When Ashley Ntansah first thought of the Urban Youth Athletic Challenge to be held at Liberty State Park in Jersey City on Saturday, May 10, he envisioned a modified version of a popular extreme sporting competition similar to the Spartan races.
By modified, he meant safe, but still capable of challenging the participants into doing their best and testing their ability to cope with some real physical challenges.
“I want kids to test their abilities,” he said.
Although he has been involved in exercise programs most of his life and on the local scene for almost a decade, Ntansah is introducing this challenge for the first time this year.
The challenge is a kind of obstacle course race in which participants run through a three mile course that features more than 20 challenges.
The race features four competitive age categories, although the youngest kids up to 6 years-old will be excluded from the tough parts, and will run about 1 mile in what he calls “a fun run.”
Although the complete course set up on the North Lawn at Liberty State Park is about three miles long, the total run for each group will be limited so that only the oldest kids will do the most grueling part of the competition. This included 6 to 8 year-olds who will run one lap (about 1 mile), 9 to 11year-olds, two laps (approx. 1.6 miles), 12 to14 year-olds, three laps (approx. 2.4 miles) and 15 to18 year-olds, four laps (approx. 3 miles).
“We want kids to go out, have fun, climb walls and get exercise.” – Ashley Ntansah
The first group will begin at 8:15 a.m. with each participant notified at registration about what time their group of about 15 to 25 kids will run. The groups will be staggered every 15 minutes in order to give runners a better chance to navigate the course before the next group starts.
Kids who find an obstacle too difficult can opt out of competing in that portion of the race.
The staff at Urban Youth Athletic Challenge consists of obstacle racing athletes, obstacle course designers, sales and marketing professionals, and caring parents who share a core belief in bringing creative, fun, mentally and physically challenging experiences to children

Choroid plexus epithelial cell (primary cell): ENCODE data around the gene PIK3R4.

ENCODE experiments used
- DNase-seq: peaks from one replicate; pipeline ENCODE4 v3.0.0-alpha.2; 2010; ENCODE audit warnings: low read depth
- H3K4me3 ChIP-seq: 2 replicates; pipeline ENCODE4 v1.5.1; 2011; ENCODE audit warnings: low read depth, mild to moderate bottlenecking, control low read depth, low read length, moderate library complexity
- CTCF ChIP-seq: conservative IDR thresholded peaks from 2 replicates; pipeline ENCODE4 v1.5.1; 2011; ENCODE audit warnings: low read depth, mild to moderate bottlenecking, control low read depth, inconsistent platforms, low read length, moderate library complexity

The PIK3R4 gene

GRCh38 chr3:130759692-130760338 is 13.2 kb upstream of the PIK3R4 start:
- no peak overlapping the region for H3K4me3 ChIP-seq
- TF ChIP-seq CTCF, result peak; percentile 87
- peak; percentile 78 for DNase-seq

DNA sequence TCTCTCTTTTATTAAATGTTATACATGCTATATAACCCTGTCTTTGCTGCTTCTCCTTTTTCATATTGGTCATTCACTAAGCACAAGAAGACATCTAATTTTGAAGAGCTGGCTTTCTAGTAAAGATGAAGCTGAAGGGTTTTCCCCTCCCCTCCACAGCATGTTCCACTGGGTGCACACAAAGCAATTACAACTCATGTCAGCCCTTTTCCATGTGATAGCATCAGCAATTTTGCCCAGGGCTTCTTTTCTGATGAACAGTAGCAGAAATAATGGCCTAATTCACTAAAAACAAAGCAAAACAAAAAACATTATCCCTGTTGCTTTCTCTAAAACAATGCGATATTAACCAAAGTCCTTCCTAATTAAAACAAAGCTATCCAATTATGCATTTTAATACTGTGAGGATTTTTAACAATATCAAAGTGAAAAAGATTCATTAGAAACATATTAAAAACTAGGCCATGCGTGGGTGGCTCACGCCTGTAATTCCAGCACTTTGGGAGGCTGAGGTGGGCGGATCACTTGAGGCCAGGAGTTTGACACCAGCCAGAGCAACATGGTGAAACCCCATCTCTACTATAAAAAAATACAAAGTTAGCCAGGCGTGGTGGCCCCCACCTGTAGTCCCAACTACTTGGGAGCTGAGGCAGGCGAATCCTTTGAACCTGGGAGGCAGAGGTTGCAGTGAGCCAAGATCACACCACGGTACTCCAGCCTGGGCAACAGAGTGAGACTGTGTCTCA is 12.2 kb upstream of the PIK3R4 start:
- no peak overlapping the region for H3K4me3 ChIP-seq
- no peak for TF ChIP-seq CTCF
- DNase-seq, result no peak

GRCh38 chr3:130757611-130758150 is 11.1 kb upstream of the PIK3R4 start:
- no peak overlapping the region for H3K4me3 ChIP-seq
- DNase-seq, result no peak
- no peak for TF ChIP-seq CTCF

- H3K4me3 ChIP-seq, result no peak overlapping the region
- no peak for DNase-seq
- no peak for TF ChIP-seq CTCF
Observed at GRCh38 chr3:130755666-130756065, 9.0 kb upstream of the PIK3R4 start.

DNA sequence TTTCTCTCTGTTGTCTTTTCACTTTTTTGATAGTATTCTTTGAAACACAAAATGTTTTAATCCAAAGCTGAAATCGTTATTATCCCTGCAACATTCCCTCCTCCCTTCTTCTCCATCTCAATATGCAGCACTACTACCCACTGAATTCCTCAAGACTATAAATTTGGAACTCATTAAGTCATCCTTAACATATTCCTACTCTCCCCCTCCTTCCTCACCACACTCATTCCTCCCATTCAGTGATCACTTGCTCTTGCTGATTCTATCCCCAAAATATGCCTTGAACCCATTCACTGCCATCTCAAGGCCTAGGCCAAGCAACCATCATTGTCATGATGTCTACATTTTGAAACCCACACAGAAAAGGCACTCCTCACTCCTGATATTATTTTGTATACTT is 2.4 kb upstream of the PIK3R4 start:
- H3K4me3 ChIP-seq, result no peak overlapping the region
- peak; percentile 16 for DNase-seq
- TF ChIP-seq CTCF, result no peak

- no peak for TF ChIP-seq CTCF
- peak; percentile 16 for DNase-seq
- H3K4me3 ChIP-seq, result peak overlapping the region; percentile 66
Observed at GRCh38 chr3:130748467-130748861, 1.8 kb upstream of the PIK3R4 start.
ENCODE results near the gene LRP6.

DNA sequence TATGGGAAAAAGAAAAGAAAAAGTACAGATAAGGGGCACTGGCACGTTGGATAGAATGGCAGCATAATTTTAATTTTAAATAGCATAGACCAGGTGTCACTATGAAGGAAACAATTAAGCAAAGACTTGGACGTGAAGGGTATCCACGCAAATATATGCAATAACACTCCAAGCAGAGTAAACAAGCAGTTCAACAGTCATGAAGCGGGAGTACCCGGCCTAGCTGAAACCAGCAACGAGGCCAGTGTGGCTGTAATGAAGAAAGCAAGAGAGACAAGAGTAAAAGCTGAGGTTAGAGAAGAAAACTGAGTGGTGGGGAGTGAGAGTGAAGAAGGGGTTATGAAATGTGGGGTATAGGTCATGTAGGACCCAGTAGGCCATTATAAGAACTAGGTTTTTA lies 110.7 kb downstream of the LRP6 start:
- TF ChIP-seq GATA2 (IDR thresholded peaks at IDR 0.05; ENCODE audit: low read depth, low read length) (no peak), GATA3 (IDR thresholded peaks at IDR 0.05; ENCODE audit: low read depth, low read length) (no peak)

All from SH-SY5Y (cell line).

The idea, Ntansah said, is to give kids a sense of adventure, allow them to struggle to overcome something, and to feel the emotional impact of having completed something physical.
Kids, who associate fun with fitness, he said, are more likely later in life to adopt healthier habits, and the goal of this competition and Ntansah’s other projects around Hudson County is to create a healthy environment for the kids.
“I got the idea running my Fitness Performance School in Hoboken,” Ntansah said.
He said all kids deserve a moment of accomplishment, but not all kids do well in organized sports, and this is the kind of competition that allows each kid to shine in his or her own light.
Started out training adults
Although known fairly well locally for his work in kids’ fitness, Ntansah didn’t start out in that career. A native of Ghana, he grew up playing soccer at school, something he continued to play when he moved to London. When he came to the United States, he decided to pursue a career in fitness.
In the early 1990s, he worked his way up the ranks at New York Health and Racket Club – where he had also worked out and eventually became a trainer at Club H in Hoboken.
For years, his focus was on adult fitness. A father of two, he went to a track event at a local school and saw that the coach there had a lot to handle. He volunteered to help, and then discovered that he worked well with kids. They listened to him, and he seemed to get the most out of them.
The experience changed him and the direction of his career. He saw helping kids to attain a healthier life as a viable goal.
Already qualified as a fitness instructor, he got recertified by the International Youth Conditioning Association, and started Play Fitness Performance LLC, which does a number of programs in schools throughout Hudson County as well as fitness camps. He currently holds camp in Hoboken and Secaucus, and has been involved in afterschool fitness programs in North Hudson schools, he said.
“Why are we doing this?” he asked. “A lot of kids sit home and play video games. They watch professional athletes instead of going out and doing things themselves. We want kids to go out, have fun, climb walls and get exercise. They don’t need to be athletes. They don’t have to get on a sports team. This race is about competing against themselves, letting each kid be a team of one.”
This gives kids a boost of confidence without making them stand out of the crowd, which may be uncomfortable for some kids.
“The purpose is to go outside, play, exercise and get the experience,” he said.
A number of prominent sponsors have signed onto the event including the Jersey City Recreation Foundation and CarePoint Health. For more information about the challenge go to http://www.urbandyouthathleticchallenge.com.
Al Sullivan may be reached at email@example.com.